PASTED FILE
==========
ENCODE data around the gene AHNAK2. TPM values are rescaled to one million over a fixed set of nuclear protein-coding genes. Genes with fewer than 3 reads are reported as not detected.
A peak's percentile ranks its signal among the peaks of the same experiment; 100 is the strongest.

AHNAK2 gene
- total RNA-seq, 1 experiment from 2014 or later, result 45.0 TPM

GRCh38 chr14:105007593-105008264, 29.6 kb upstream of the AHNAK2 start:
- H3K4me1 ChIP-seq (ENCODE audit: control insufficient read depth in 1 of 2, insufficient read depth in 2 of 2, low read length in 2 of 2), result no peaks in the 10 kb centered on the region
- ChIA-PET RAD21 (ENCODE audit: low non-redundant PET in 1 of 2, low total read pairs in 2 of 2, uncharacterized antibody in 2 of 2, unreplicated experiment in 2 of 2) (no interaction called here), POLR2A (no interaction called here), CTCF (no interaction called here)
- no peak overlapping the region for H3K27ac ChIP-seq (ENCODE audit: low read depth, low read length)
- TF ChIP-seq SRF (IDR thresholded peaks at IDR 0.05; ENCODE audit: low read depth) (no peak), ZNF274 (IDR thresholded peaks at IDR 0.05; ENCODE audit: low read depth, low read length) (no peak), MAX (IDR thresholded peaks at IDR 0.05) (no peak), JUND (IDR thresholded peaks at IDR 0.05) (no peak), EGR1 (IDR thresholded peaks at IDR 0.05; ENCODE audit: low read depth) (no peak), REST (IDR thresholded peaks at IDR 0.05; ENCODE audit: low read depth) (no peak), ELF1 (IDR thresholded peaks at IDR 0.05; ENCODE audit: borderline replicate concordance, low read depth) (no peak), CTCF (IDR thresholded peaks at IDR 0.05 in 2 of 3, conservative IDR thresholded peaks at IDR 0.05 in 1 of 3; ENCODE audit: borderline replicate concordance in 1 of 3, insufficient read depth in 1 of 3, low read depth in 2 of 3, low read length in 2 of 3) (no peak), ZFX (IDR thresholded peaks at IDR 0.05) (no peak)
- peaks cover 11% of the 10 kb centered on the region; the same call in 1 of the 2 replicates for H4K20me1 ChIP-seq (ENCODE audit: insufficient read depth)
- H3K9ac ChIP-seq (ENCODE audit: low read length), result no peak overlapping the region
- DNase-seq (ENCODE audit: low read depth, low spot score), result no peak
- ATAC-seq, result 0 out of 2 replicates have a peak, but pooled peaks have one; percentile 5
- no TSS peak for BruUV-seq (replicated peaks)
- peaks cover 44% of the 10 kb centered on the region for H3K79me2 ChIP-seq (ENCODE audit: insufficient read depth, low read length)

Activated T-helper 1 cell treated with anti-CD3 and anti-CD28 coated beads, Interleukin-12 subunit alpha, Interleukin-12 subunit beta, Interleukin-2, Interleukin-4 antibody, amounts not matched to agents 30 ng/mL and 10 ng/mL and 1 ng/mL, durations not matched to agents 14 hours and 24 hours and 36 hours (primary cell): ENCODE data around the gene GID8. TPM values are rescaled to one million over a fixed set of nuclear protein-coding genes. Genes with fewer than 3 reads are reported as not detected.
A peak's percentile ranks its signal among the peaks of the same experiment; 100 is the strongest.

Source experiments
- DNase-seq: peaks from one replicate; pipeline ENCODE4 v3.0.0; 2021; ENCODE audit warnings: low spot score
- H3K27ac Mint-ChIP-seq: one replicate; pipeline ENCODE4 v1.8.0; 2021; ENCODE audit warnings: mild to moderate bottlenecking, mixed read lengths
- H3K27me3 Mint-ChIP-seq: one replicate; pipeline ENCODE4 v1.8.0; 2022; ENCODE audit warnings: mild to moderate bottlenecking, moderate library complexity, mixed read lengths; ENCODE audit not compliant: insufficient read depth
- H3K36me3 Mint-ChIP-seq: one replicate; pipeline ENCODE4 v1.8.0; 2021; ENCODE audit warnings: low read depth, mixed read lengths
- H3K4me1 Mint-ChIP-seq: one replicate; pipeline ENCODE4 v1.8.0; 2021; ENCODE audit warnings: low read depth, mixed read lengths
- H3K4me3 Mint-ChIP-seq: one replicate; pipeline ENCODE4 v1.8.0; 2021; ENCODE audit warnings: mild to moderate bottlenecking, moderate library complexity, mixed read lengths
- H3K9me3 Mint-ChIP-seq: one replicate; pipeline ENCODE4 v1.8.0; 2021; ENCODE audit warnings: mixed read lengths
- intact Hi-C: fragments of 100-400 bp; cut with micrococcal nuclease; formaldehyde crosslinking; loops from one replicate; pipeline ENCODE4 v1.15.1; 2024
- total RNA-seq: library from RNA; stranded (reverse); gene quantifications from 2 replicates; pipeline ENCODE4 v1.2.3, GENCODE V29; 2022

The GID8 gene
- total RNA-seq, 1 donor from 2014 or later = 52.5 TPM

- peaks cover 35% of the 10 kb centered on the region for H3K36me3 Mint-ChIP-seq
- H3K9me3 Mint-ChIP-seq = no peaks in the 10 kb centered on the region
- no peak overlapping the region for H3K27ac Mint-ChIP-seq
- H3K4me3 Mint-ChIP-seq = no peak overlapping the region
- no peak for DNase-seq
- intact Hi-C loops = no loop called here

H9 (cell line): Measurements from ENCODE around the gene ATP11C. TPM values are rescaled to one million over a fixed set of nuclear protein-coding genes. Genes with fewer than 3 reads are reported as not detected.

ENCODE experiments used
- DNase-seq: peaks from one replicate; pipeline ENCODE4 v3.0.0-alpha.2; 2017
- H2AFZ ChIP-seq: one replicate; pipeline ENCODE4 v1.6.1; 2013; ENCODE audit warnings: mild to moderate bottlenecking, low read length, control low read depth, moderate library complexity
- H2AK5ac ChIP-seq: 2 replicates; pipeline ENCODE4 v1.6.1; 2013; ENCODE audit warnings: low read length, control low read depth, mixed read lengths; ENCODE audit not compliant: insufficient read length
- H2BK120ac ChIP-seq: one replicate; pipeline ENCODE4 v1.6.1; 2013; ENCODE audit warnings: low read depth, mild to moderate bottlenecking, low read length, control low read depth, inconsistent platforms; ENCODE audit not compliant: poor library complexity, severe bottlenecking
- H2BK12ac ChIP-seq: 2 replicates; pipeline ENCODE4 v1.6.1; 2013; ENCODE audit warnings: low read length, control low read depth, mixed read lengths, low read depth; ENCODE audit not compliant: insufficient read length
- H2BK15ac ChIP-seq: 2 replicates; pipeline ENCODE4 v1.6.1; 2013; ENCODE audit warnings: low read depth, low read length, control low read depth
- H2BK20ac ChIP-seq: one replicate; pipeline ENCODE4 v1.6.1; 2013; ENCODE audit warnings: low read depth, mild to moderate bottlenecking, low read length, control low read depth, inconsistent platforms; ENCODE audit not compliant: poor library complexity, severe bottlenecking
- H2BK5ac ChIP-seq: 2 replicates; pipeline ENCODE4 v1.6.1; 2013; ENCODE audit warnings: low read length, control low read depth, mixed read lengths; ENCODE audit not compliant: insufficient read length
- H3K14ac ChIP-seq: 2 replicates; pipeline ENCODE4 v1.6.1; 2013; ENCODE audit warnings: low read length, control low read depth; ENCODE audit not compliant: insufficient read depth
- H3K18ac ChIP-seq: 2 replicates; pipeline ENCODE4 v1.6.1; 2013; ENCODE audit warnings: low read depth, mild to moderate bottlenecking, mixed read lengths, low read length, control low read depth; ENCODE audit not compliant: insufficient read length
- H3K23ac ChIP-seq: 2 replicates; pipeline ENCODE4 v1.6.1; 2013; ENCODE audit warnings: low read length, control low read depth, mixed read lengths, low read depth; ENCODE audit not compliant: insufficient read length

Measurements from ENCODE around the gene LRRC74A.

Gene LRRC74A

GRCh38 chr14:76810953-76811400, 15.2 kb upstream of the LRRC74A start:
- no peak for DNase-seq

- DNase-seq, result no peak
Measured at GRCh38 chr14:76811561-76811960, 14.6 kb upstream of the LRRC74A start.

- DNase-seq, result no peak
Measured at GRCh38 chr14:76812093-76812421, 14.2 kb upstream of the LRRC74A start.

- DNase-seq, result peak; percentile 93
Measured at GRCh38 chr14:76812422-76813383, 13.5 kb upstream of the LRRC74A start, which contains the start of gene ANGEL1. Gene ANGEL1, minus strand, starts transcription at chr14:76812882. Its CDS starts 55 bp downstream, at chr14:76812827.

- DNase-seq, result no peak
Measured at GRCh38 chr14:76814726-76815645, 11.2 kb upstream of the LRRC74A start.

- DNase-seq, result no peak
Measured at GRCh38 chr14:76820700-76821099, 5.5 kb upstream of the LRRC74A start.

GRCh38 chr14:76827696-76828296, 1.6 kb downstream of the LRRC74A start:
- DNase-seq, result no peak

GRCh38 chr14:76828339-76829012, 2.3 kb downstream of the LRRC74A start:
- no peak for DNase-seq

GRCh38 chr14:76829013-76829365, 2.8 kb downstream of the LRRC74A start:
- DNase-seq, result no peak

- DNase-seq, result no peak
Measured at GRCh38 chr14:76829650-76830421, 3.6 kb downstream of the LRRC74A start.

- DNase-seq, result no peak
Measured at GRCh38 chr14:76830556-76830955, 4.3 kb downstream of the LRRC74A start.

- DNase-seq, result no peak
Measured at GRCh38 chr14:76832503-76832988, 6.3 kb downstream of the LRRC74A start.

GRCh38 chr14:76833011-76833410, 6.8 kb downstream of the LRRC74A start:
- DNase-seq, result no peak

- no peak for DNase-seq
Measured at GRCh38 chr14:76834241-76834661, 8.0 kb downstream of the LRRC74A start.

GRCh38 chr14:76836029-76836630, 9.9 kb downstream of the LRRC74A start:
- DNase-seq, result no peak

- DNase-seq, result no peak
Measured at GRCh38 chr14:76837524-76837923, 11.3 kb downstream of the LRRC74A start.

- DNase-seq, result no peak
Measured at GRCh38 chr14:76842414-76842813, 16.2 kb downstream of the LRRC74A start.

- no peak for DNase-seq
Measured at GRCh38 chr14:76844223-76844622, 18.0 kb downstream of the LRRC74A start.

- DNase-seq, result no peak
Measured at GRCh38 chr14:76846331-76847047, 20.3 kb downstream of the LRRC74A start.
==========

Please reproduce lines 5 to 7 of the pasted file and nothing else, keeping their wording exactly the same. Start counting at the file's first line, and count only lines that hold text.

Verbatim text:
GRCh38 chr14:105007593-105008264, 29.6 kb upstream of the AHNAK2 start:
- H3K4me1 ChIP-seq (ENCODE audit: control insufficient read depth in 1 of 2, insufficient read depth in 2 of 2, low read length in 2 of 2), result no peaks in the 10 kb centered on the region
- ChIA-PET RAD21 (ENCODE audit: low non-redundant PET in 1 of 2, low total read pairs in 2 of 2, uncharacterized antibody in 2 of 2, unreplicated experiment in 2 of 2) (no interaction called here), POLR2A (no interaction called here), CTCF (no interaction called here)